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If beer sales are coming to an SEC stadium near you, South Carolina will not be leading the charge to bring them.
"I am not a proponent of it necessarily, personally," said Gamecocks athletic director Ray Tanner. "I guess you never say never."
In fact, some people, most notably LSU athletic director Joe Aleva, believe the Southeastern Conference s current policy banning alcohol sales in public areas of the league's stadiums eventually will be changed, allowing fans to buy beer in Tiger Stadium or Williams-Brice Stadium or Sanford Stadium.
Tanner and USC president Harris Pastides have discussed the issue recently, Tanner said.
"Nothing specific, just conversations because it has been in the news a little bit," Tanner said.
"I think there would be a lot of issues, a lot of concerns. I'm not saying we won't eventually get to that point, but I am not excited about it at this point in time."
The issue likely will be discussed at next week's annual spring meetings in Destin, Fla., but no changes are expected to be imminent. That hasn't stopped the subject from being a talking point this spring, though.
The University of Texas served beer at men's and women's basketball games late in the season and at baseball and softball games as a trial.
Athletics director Steve Patterson told The Dallas Morning News the result was positive, but he stopped short of saying beer sales were coming to the Longhorns football games.
"We had great feedback from the patrons. They appreciate it," he said.
"We had increased revenues. They were satisfactory. We had no additional incidents than we ve had in the past. From a customer service standpoint, from a safety and security standpoint, from a revenue standpoint, it s been positive so far."
So far, Tanner hasn't heard any support for a change among Gamecock fans, he said.
"I haven't had one email, I haven t gotten one phone call that says, 'We need to do this,' " Tanner said. "I like it just the way it is."
Like many SEC schools, South Carolina currently serves beer in its premium seating areas. Thus far, that hasn t caused any major incidents in the stadium, Tanner said.
I think there has been an occasion or two, there might have been somebody who had too much to drink that was not allowed to drink past a certain level, so there has been some monitoring and those types of things going on, but there haven t been any issues, he said.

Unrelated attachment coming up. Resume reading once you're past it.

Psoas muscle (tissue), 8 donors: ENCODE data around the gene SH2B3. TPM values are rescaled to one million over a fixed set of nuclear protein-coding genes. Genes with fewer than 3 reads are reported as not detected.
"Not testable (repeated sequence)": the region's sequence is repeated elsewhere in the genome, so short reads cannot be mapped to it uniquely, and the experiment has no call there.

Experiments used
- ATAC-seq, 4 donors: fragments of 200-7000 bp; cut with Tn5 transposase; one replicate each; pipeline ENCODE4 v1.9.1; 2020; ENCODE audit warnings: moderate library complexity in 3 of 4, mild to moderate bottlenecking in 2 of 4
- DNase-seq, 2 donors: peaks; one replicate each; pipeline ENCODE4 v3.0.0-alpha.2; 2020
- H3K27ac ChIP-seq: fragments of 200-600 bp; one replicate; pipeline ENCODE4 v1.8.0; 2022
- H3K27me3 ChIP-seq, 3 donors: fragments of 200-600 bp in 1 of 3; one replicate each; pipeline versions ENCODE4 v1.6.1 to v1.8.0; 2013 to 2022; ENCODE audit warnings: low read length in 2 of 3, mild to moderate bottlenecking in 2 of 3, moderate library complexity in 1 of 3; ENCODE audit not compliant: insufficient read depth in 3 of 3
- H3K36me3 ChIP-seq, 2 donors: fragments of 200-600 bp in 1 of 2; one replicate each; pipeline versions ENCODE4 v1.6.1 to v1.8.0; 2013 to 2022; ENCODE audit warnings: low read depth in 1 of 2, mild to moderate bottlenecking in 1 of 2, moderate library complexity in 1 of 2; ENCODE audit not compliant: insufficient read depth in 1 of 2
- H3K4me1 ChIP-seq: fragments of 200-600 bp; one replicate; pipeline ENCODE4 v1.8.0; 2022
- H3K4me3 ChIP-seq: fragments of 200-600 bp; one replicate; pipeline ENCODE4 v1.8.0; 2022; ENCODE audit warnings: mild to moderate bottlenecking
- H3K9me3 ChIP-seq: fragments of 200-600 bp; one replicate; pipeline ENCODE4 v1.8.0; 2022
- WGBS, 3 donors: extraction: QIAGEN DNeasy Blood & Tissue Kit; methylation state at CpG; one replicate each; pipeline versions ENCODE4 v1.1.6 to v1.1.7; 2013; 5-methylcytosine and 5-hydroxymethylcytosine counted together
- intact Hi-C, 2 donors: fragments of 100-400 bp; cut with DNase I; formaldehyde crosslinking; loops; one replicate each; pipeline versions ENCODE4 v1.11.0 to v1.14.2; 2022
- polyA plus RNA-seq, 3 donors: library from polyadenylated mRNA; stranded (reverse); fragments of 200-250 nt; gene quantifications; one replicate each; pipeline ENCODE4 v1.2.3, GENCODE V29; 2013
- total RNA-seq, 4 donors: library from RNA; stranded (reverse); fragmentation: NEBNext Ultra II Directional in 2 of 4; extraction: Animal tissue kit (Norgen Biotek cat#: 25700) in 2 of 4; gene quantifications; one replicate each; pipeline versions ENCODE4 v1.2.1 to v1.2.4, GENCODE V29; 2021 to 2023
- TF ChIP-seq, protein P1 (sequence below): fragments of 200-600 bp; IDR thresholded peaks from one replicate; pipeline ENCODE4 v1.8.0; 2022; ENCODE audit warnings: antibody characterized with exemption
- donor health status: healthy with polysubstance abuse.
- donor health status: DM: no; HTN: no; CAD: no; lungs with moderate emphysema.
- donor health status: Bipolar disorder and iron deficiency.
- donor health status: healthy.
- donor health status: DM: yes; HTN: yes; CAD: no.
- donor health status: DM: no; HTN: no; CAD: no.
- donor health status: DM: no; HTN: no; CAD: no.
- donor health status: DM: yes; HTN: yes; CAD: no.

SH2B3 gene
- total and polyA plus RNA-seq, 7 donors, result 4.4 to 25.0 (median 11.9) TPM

For the most part everybody in those areas is of age. I won t tell you that s exclusive, but for the most part that is the case, and that would not be the case in the seating bowl.
The SEC s current policy states, No alcoholic beverages shall be sold or dispensed for public consumption anywhere in the facility and the possession and/or consumption of alcoholic beverages in the public areas of the facility shall be prohibited. These prohibitions shall not apply to private, leased areas in the facility or other areas designated by the SEC.
There shall be no advertising displays mentioning or promoting alcoholic beverages in the facility.
SEC commissioner Mike Slive told AL.com in March that the conference might review that policy. If a change is based solely on increasing revenue, Tanner won t be a proponent, he said.
A lot of people talk about the amount of money you could generate by serving alcohol at the stadium. That would not be our driving force," he said.
"When you do have alcohol there is a lot more expense involved too as far as the management of it. We have not delved into it deep enough to understand the revenue side of it. I am not convinced that this is a windfall financially if we sell alcohol."
If Tanner was ever convinced that alcohol sales in Williams-Brice would help curb incidents involving alcohol outside the stadium, he would reconsider his position, he said.
"I haven't seen that as a proven statistic," he said, "but you do see those conversations from time to time."